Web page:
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Quebec Premier Francois Legault speaks to reporters during a news conference at the legislature, in Quebec City, on April 30, 2020.Jacques Boissinot/The Canadian Press

Quebec Premier Francois Legault sought to reassure Quebecers on Thursday that the province isn’t opening up too quickly, while also preparing them to expect a lot more COVID-19-related deaths in the coming days and weeks.

Legault’s government plans to reopen schools and retail stores ahead of most other provinces, and he told reporters Thursday that he understands Quebecers are worried about Montreal, in particular.

An outbreak of COVID-19 is occurring in the northern part of the city, home to a concentration of lower-income people who live in crowded apartments. At least three Montreal hospitals are dealing with outbreaks and the emergency rooms of other medical centres in the city are beginning to see overcrowding.

But businesses are only set to reopen in Montreal on May 11, Legault said, adding that if public health authorities determine the city’s hospitals cannot cope with an eventual increase in cases that will come with a loosening of restrictions, he’ll delay his plan.

The premier also tried to assuage concerns that politics – namely pressure to reopen and boost the economy – was overriding public health concerns.

“I want to reassure certain people of the independence of Dr. (Horacio) Arruda,” Legault said, referring to the province’s director of public health, who has sat by his side for weeks during the premier’s daily news conferences.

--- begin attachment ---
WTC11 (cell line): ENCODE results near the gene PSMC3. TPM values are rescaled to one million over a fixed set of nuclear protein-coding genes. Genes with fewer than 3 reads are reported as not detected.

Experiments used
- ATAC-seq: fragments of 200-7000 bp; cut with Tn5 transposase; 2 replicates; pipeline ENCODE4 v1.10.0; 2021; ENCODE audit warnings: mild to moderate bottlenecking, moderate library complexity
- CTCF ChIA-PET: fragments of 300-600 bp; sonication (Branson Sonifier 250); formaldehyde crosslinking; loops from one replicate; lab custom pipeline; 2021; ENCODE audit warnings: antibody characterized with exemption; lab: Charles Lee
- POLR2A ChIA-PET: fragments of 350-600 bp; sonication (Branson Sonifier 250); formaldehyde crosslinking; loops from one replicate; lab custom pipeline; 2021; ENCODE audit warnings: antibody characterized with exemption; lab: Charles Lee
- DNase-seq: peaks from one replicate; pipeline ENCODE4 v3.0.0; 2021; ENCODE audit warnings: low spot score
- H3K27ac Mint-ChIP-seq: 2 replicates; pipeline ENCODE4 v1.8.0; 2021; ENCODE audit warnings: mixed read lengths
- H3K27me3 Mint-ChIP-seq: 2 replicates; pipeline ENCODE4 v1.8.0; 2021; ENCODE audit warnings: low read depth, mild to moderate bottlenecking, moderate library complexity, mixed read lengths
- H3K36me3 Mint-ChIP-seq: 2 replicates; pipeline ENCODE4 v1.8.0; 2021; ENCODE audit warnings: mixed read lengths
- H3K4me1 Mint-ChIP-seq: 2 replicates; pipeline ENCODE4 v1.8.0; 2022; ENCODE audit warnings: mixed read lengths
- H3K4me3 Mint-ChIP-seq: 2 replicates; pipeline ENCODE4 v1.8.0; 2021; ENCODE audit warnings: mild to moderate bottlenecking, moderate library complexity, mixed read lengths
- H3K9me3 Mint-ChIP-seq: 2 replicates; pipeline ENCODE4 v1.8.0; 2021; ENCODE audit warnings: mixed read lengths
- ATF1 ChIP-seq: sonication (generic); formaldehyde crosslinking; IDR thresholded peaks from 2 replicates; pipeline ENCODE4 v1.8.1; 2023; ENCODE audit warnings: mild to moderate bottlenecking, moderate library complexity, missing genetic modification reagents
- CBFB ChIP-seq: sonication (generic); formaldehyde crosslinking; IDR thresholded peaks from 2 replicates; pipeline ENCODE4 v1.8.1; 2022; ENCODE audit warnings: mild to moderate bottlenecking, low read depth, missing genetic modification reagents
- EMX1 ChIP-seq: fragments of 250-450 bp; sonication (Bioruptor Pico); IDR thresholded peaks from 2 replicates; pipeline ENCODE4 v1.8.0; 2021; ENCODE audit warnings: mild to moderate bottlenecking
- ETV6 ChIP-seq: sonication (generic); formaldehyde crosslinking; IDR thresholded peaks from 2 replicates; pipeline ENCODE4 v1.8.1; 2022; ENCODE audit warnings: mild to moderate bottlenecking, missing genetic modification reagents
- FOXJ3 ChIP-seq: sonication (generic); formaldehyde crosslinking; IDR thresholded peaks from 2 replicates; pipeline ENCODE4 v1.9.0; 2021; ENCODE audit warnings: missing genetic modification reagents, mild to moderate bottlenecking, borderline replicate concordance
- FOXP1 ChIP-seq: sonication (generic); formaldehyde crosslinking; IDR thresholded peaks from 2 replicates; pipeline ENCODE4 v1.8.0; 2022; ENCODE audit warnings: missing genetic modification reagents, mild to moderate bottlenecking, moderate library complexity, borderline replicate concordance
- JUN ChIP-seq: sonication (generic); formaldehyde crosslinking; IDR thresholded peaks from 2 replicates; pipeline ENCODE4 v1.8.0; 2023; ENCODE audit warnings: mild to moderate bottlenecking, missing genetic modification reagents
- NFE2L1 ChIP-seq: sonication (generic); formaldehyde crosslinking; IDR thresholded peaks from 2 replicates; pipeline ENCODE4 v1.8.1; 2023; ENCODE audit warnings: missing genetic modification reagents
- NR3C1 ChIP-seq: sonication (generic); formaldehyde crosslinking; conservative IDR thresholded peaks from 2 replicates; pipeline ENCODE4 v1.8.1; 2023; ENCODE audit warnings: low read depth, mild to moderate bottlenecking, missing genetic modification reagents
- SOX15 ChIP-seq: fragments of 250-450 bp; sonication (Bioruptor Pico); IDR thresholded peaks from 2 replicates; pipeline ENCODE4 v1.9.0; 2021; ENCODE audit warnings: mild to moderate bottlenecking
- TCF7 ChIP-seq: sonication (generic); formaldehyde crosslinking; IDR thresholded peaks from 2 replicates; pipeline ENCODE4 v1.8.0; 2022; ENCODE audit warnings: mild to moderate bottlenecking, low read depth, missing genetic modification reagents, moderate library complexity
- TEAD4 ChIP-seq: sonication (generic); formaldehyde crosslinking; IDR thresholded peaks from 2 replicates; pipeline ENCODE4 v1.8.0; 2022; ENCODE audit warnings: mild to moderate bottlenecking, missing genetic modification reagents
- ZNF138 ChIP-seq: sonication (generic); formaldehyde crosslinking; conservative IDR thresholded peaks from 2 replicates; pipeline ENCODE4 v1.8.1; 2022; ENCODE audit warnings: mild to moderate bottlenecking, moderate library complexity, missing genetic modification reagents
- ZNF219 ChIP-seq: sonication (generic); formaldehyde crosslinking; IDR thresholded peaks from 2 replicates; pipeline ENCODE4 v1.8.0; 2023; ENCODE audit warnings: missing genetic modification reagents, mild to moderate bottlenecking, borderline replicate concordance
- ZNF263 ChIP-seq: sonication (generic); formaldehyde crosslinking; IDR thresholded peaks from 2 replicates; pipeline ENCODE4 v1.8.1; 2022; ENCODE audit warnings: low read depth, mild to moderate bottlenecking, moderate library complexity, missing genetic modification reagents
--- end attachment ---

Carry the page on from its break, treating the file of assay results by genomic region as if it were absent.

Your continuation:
“I listen to him as if he was my mother,” Legault mused. “I have no undue influence on him.”

Opening up the province will also come with increased testing, Legault said. Quebec currently conducts about 6,000 COVID-19 tests per day, but by next week, the province will increase its capacity to 14,500 tests per day, the premier said.

And while he tried to reassure a skittish public, the premier also sought to prepare people for will likely be a tough few weeks ahead for long-term care homes, which are the source of 65 per cent of the province’s COVID-19 deaths.

Quebec reported 98 new deaths Thursday, for a total of 1,859, and Legault said 92 of them occurred in care homes.

There are still 4,400 patients in long-term care and other senior residences who are infected with COVID-19, he said.

“We will do everything to try and save the maximum, but we have to be realistic,” Legault said. “It’s clear there will continue to be a lot of death, unfortunately, over the coming days and weeks.”

The province recorded 944 new cases Thursday, bringing the total to 27,538, but Quebec saw a reduction of patients in intensive care – a number that has been relatively stable for weeks.

It is unclear what percentage of the hundreds of new cases reported every day originate from long-term care homes and from health-care workers, as opposed to originating from the rest of the population. Those figures aren’t readily available and a spokesperson from Montreal’s public health authority did not return a request for comment.

According to the available figures, Montreal-Nord is the borough with the highest number of cases of COVID-19, with 1,153. Authorities said they would open a testing centre in the district on Friday for anyone with symptoms.

The borough is home to many health-care workers such as nurses and orderlies, and Arruda said up to 200 workers may have brought home the virus from their jobs in long-term care homes.

“There is a hot spot over there,” Arruda said about Montreal-Nord. “There is a quantity of health workers…. There is high risk of vulnerability there because of socio-economic levels and of crowding of people in families.”

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